Climate Change, Capitol Hill, Cloris Leachman: Your Wednesday Evening Briefing

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Good evening. Here’s the latest.

1. President Biden signed a series of executive orders that will fight climate change at every level of the federal government.

“We’ve already waited too long to deal with this climate crisis,” Mr. Biden said. “We can’t wait any longer.”

Looking to counteract Republican claims that his climate policies would hurt an economy already weakened by the coronavirus pandemic, the president cast many of his orders as an economic boon that would create millions of jobs.

The orders include a pause on new oil and natural gas leases on public lands and offshore waters, and eliminating fossil fuel subsidies. Mr. Biden also pledged to announce specific targets detailing how the U.S. would lower its carbon dioxide emissions under the Paris accord.

The orders also specified that climate change, for the first time, will be a core part of all foreign policy and national security decisions. That will most likely bring big changes for America’s role in the world. Here’s what to watch for in the coming months.

2. The U.S. faces heightened threats from violent domestic extremists emboldened by the Capitol riot, according to a rare national terrorism warning.

3. The Biden administration warned that the U.S. would remain vulnerable to the coronavirus without quick passage of a relief bill by Congress.

Jeffrey Zients, Mr. Biden’s Covid-19 response coordinator, said that the federal government still faced shortages of personal protective gear and other essential supplies that it will not be able to buy if Congress does not pass President Biden’s $1.9 trillion coronavirus rescue plan, as well as funds to investigate contagious variants now spreading around the world.

“We are 43rd in the world in genomic sequencing — totally unacceptable,” Mr. Zients said.

Average daily reports of new coronavirus cases in the U.S. have decreased 33 percent over the last two weeks, but reported deaths in the same period have remained near record highs. Here’s why.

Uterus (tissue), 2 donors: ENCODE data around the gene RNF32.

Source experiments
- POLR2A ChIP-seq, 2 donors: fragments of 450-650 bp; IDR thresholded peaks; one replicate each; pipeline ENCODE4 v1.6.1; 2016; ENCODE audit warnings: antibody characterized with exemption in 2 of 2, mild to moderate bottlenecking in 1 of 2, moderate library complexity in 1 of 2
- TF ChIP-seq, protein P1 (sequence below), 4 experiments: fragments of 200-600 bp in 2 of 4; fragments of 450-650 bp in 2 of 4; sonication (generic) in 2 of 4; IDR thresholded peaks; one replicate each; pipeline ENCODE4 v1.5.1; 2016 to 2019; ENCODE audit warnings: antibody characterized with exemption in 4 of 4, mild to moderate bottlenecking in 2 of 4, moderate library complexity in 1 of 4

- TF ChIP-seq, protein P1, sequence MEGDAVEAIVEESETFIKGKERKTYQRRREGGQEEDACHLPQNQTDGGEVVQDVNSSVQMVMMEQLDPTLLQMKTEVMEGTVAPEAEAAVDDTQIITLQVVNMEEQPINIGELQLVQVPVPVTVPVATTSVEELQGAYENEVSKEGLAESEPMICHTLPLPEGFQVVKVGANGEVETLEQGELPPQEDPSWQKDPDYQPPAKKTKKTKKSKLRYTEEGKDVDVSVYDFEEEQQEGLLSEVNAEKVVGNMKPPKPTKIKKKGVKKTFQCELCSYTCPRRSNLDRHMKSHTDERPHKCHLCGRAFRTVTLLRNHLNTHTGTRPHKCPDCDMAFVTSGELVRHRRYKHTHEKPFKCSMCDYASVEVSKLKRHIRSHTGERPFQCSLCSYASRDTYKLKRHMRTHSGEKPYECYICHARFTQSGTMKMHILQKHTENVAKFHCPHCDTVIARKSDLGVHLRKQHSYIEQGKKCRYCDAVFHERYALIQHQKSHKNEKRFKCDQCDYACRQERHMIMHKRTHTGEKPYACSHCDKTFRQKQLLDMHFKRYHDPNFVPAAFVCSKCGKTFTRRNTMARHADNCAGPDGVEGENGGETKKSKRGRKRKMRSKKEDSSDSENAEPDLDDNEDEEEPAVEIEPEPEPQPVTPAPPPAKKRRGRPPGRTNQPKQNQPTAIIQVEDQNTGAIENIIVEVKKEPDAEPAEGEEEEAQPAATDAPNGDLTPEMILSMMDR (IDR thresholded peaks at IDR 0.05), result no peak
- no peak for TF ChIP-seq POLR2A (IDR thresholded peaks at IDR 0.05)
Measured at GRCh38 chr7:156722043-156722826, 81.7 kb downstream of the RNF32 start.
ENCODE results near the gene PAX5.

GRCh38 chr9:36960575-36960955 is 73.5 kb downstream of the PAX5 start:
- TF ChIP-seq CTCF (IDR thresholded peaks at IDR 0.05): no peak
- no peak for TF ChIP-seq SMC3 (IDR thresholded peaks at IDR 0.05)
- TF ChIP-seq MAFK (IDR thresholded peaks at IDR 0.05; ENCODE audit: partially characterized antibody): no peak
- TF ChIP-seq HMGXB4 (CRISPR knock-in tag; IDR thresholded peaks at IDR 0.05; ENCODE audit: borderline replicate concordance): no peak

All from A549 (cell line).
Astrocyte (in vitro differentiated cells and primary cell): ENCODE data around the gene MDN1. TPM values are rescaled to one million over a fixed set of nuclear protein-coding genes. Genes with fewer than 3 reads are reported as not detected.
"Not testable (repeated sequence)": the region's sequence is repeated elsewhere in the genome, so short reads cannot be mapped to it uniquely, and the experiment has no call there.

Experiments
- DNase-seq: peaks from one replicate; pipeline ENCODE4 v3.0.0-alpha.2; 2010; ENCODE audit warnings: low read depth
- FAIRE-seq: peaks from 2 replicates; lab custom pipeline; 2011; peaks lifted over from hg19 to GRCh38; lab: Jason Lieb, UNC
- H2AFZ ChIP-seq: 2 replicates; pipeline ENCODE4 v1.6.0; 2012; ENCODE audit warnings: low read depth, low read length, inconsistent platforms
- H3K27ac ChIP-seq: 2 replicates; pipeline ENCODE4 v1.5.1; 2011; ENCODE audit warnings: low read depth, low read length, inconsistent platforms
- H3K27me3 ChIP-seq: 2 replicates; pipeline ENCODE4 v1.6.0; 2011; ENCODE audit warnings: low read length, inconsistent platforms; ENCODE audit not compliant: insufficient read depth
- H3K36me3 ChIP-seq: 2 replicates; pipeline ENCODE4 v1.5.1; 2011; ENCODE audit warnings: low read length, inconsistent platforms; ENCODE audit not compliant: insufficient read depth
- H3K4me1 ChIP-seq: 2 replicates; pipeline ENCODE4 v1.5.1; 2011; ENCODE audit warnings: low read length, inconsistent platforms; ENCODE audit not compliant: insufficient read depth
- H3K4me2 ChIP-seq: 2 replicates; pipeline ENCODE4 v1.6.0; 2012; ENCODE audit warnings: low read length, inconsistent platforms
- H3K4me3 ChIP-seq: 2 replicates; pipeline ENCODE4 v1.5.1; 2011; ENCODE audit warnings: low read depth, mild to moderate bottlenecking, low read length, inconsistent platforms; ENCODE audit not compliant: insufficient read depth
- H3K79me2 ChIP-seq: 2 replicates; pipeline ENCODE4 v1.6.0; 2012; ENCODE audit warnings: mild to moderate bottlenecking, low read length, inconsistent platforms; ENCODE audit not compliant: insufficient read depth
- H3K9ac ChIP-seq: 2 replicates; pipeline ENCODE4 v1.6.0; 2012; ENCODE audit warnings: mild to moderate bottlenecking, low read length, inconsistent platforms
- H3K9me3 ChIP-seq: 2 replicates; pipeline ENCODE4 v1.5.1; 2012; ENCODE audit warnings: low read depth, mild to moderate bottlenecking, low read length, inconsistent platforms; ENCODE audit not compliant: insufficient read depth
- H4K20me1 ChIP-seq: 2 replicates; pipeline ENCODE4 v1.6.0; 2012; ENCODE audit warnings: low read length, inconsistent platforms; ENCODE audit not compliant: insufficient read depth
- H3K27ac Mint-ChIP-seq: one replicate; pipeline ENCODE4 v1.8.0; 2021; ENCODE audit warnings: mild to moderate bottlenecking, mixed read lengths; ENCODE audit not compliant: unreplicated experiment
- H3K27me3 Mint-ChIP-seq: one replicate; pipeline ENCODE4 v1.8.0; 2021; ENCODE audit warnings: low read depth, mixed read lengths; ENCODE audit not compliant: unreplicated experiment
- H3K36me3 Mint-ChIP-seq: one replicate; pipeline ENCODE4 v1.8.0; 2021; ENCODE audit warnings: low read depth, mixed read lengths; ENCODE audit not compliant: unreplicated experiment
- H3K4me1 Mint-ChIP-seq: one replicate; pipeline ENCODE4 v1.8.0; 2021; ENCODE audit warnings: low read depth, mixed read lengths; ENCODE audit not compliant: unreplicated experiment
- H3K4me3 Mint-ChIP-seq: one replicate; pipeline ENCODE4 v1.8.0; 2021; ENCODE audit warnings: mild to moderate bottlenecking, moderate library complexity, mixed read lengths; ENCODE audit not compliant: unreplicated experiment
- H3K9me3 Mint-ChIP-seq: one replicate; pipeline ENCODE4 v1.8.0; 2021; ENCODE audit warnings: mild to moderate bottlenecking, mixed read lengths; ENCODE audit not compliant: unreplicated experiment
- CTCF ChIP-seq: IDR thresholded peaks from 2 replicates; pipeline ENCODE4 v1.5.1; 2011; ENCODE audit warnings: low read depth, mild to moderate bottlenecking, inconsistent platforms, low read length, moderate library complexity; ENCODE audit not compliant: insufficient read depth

In a majority of U.S. counties, residents are at an extremely high risk for contracting Covid-19 right now. See the risk in your area.

4. The vaccine wars have come to Europe.

Stung by its slow progress on vaccinations, the E.U. threatened to tighten rules on shipments to Britain of doses made in Belgium. British lawmakers denounced the move as a blackmail campaign. The squabbling could ultimately lead to longer waits for vaccines for poorer nations.

The bloc’s vaccination woes snowballed into a full-blown crisis Wednesday, as Spain became the first country to partly suspend immunization for lack of doses.

5. A troubled video game retailer’s stock is skyrocketing thanks to amateur traders who organized an online campaign to boost the shares. They’re taking on Wall Street, and winning.

The main focus by traders on Reddit’s WallStreetBets subreddit is the video game retail company GameStop. Its stock is up 1,700 percent this month, including Wednesday’s climb of 135 percent. Similar campaigns drove up AMC Entertainment by 300 percent on Wednesday, and sent BlackBerry more than 275 percent higher this month.

The individual investors banded together to put the squeeze on at least two hedge funds that had bet that GameStop’s shares would fall. The amateur stock buyers have been pushing the other way, buying shares and options. That caused GameStop’s market value to increase from $2 billion to $24 billion in a matter of days.